The DB11 rides on a brand-new platform that makes extensive use of aluminum in order to keep weight in check. The result is a light, stiff chassis that works with a brake-based torque vectoring system to help the DB11 deliver agile handling. It's one of the sharpest cars ever to wear Aston Martin's winged emblem. It's not just a grand tourer for the French Riviera; this coupe can carve corners, too.
The model comes in two distinct flavors: V12 or V8. Designed in-house, the 12-cylinder is a 5.2-liter unit that spearheads the company's downsizing effort. It relies on a pair of turbochargers to send 600 horsepower and 516 pound-feet of torque to the rear wheels via an eight-speed automatic transmission manufactured by ZF. The gearbox is mounted over the rear axle to help with weight distribution.
The entry point into the DB11 family is a more affordable model equipped with a twin-turbocharged 4.0-liter V8. Sound familiar? If it does, it's because the eight-cylinder is an Aston-specific version of the engine that powers dozens of Mercedes-AMG models, including the GT and the C63. In this application it generates 503 horsepower and 498 pound-feet of torque. The eight-speed mentioned above comes standard here, too.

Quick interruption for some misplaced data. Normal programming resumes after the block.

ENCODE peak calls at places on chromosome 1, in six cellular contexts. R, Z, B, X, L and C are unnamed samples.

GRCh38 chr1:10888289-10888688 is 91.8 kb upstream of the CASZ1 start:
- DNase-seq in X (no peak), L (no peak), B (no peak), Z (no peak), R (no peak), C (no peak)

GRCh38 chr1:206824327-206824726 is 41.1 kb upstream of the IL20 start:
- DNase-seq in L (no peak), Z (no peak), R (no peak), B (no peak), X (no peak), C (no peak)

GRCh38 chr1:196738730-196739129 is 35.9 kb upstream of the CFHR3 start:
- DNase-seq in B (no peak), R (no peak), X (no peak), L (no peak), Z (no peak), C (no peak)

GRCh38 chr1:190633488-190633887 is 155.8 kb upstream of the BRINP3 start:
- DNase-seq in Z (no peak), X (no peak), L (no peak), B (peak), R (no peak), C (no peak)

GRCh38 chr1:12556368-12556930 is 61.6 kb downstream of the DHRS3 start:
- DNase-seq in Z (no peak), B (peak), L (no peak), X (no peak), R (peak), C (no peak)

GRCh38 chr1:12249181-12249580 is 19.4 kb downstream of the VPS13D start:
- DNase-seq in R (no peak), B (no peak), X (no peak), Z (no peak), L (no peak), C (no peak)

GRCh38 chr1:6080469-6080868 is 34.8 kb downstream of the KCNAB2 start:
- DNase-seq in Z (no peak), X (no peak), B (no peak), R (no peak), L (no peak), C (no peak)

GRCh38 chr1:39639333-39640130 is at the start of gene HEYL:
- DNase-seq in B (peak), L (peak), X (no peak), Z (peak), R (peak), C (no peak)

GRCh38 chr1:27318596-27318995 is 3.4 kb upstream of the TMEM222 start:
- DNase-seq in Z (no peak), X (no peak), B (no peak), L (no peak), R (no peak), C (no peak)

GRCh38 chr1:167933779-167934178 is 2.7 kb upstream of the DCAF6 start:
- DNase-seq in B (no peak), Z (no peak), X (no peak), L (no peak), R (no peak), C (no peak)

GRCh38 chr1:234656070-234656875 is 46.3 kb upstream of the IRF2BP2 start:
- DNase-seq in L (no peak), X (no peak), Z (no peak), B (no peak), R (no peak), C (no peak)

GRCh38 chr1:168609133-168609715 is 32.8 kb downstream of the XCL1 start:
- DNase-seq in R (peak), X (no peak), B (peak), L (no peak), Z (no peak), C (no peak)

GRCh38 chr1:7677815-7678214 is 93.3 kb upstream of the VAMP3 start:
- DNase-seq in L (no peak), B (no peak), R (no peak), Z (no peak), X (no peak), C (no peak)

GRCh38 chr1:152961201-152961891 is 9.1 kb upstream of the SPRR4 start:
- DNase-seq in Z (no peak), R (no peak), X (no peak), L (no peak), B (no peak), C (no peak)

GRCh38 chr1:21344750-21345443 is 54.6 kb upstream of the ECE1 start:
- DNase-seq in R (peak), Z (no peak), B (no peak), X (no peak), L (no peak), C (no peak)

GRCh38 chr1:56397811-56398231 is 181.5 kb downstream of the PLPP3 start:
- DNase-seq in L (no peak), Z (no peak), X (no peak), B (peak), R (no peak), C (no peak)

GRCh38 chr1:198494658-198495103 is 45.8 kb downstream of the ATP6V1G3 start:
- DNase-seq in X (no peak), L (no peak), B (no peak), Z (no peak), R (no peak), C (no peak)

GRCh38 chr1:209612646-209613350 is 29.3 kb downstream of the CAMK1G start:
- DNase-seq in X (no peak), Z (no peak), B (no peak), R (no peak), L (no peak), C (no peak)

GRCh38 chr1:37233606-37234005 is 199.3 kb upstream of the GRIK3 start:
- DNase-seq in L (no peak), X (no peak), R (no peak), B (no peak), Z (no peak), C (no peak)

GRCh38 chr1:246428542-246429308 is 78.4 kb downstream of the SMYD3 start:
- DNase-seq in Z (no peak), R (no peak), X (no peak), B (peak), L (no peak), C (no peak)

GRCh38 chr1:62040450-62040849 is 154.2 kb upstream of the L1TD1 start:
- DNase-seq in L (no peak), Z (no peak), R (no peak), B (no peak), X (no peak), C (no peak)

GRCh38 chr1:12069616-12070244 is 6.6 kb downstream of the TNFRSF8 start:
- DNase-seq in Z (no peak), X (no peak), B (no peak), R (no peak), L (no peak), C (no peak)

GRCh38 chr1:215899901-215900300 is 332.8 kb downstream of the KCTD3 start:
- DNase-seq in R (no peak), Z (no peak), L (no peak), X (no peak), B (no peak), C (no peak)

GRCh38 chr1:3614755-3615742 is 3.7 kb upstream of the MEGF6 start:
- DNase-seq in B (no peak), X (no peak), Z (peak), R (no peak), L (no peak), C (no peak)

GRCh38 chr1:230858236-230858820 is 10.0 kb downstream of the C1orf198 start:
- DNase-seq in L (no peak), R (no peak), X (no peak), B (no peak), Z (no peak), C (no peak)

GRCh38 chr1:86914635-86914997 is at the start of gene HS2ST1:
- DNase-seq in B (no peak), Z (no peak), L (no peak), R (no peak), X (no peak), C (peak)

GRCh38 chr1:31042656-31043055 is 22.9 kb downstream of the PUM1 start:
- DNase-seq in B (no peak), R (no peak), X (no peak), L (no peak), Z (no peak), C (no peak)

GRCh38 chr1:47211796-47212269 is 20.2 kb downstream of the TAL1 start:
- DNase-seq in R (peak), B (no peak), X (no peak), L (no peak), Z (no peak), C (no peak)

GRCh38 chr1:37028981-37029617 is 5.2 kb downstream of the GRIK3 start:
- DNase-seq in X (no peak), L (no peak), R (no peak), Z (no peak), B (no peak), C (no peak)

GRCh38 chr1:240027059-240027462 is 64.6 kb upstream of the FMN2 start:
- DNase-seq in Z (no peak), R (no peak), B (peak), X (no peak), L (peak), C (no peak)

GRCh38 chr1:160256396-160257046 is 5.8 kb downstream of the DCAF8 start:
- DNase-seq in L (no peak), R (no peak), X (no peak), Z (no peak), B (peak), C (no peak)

The V12-powered DB11 performs the benchmark zero-to-62-mph sprint in 3.9 seconds. The V8-powered model takes four seconds flat. The difference is imperceptible in real life, but there's nothing quite like driving a V12.
The DB11 wears sharper, more elegant rendition of Aston Martin's instantly-recognizable design language. And no, it's not just you; it kind of does look like a Ford Fiesta from certain angles. The familiar grille remains, but the headlights stretch further into the long, sculpted hood. Vents cut into the front wheel arches add a striking element to the DB11 when it's viewed from the side. The roof line flows into a rear end dominated by thin C-shaped headlights and a creased fascia.
The cabin shows Aston Martin's commitment to building more modern cars. Step inside and you'll find a digital instrument cluster that can be configured by the driver, a three-spoke multi-function steering wheel, and a screen for the infotainment system on top of the center console. Below it are buttons for the transmission and the climate control settings. You sit low in the DB11, and you're surrounded by top-notch materials like leather and carbon fiber.
The Aston Martin DB11 competes in the same segment as the Bentley Continental GT, the Ferrari California T, and the Lamborghini Huracan. Which one you select largely depends on what you're looking for in a supercar - and which one you don't already have in your garage.